Brian Porter still recalls how he felt when he began his first job in the boatbuilding shop at Arey’s Pond Boat Yard while he was attending Nauset Regional High School.
“I was like, ‘This is awesome. It’s like woodshop all day and I’m getting paid for it,’” recalls Porter, who also spent a couple of his teenage years interning for the now defunct Pleasant Bay Boat and Spar Company in his hometown of Orleans. “I just kind of ran with it.”
Porter had already developed a real passion and skill set for building before he started working for owner Tony Davis at Arey’s Pond. As a teenager, he was capable of crafting small pieces of furniture, jewelry boxes and various other knickknacks. He eventually got good at making canoe paddles and even sold some of his work.
“My father had a decent relationship with Tony Davis and he knew I was looking for a job,” said Porter, 31, a 2008 graduate of Nauset. “Tony was happy enough to give me a shot in the boatbuilding shop and I just fell in love with it.”
More than a decade has passed since Porter landed his first boatbuilding job, and the Orleans native’s love for the work remains intact.
Porter recently wrapped up the biggest boatbuilding adventure of his professional career, as he returned home to the Lower Cape from Auckland, New Zealand, after spending roughly three and a half years working for American Magic, an American yacht racing team that was formed in October 2017 to compete in the 36th edition of the America’s Cup.
The America’s Cup competition is yachting’s premier event, and the America’s Cup trophy — often referred to as the Auld Mug — is the trophy awarded to the winning yacht that sails in the match races. The competition dates back to 1851, meaning the Cup holds the distinction of being the oldest trophy in international sports, predating the modern Olympic Games by 45 years.
American Magic was formed by Bella Mente Racing, Quantum Racing and the New York Yacht Club, which has a lengthy and storied history competing in — and winning — America’s Cups over the years.
“It’s been an honor to be a part of the team and to represent the New York Yacht Club,” Porter said. “The history of the New York Yacht Club with the America’s Cup is almost as deep as the history of the America’s Cup itself. To be able to be a part of the team that represents the club has been great.”
Porter and the rest of the boatbuilding team — which included about 50 members — were stationed in Bristol, R.I. The team built two boats, with construction time for each lasting roughly eight months, according to Porter, who noted each boat requires months of extensive research, development and designing before building can commence.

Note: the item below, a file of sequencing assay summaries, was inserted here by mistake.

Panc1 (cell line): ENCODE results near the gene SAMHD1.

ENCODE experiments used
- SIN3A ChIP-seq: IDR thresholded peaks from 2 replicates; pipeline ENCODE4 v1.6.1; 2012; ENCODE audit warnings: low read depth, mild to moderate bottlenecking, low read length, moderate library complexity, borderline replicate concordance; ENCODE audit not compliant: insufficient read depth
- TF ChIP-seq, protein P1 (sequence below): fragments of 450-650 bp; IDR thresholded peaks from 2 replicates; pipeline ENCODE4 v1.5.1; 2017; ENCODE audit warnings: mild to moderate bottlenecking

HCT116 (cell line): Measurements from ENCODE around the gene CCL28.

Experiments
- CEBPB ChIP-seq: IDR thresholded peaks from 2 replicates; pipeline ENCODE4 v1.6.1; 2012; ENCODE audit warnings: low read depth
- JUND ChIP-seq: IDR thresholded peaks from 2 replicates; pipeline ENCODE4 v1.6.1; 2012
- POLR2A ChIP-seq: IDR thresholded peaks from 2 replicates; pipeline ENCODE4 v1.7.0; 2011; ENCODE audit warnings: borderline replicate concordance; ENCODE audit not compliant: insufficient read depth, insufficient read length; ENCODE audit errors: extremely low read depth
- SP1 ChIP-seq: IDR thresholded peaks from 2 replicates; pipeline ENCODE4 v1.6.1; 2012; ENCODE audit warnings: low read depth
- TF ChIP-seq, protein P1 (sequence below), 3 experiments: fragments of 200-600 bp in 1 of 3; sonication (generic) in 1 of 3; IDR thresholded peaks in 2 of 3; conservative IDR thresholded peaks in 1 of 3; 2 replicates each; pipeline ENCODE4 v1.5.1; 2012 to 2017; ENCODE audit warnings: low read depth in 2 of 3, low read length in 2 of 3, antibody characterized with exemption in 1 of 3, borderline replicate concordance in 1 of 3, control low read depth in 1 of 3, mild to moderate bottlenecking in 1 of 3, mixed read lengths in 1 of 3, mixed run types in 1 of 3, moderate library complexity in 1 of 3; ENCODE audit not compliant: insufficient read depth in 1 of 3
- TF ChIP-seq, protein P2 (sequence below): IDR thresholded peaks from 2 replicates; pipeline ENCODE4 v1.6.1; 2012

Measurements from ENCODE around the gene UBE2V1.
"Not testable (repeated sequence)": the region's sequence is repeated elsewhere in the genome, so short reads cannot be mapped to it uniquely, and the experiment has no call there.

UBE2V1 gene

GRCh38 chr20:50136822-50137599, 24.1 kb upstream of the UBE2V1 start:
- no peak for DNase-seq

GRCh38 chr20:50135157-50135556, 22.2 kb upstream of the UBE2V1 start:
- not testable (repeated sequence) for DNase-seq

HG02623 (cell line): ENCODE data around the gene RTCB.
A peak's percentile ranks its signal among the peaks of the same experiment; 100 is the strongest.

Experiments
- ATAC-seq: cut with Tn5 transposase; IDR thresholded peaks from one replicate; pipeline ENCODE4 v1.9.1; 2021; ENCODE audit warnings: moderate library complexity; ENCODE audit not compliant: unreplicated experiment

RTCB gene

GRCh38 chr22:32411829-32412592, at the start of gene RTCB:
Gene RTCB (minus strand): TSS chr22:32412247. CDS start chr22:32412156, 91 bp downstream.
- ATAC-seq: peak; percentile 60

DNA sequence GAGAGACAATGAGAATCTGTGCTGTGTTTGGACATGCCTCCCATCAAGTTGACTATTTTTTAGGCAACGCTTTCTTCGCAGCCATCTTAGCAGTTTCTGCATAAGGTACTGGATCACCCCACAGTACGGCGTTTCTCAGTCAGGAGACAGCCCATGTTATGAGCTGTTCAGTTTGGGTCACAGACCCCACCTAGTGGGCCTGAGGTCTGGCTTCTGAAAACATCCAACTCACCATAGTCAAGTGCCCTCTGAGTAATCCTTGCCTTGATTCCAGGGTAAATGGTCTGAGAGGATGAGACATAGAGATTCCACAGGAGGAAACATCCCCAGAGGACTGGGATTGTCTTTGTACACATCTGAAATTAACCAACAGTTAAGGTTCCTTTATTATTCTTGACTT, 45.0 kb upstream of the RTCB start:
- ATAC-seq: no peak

Part of the uniqueness of the boats is that they must meet specifications set up by the defending champion. This year, it was New Zealand which determined the parameters.
“These boats are designed by a class rule that has been set up by Team New Zealand,” Porter said. “It’s basically what you call a box rule, which means each competitor’s boat has to fit in a box dimensionally wise and weight wise and everything.”
In order to reach the America’s Cup, teams must first win the Prada Cup, a round-robin tournament that determines the “challenger” that advances to face the defending champion. Unfortunately for Porter and the American Magic team, its America’s Cup hopes were shattered early.
The team was eliminated from the Prada Cup on Jan. 30 following four consecutive losses in Auckland. The most daunting day of competition came Jan. 17, when the team’s primary boat, Patriot, capsized after a massive wind gust sent American Magic crashing onto its side.
The American yacht, which cost millions to build, was leading at the time of the crash, a detail that makes the dramatic moment even tougher for Porter and his teammates to digest.
“To watch the thing lay over on its side during a race we were leading was heartbreaking in of itself,” said Porter. “Then, to hear over the radio that there’s a puncture in the hull and the boat was sinking — your guts are just turned inside out.”
With the help of rival teams, firemen and local rescue teams on the water, the Americans were able to salvage the boat and return it to shore. They managed to fix it and get it back on the water, though the team failed to regain the mojo it established before the crash.
Although the effort didn’t end in victory, Porter said he was honored to be a part of such a historic event at his age. He remembers watching the 34th America’s Cup, held in San Francisco in 2013, and how his jaw dropped when he saw the speeds at which the sailing yachts traveled and the closeness of the competition.
“It was at that point that I thought, ‘You know, maybe at some point in my life I’ll have an opportunity to get involved with an America’s Cup program,’” he said. “In my mind, I was thinking maybe I’d be in my 40s or something and I’d be a refined enough boatbuilder to be able to get involved.”
Porter’s introduction to the America’s Cup came when he did some intermittent work for Team Japan at the 2017 Cup held in Bermuda, though his work for American Magic was much more rigorous. That’s why the Cape native said he’s looking forward to taking a step back before deciding his next move.
“I’ll certainly be taking some time to decompress,” Porter said. “It’s been a huge effort the past three and a half years. You have to give yourself some time to decompress and determine what you want to do next.”
Email Brad Joyal at firstname.lastname@example.org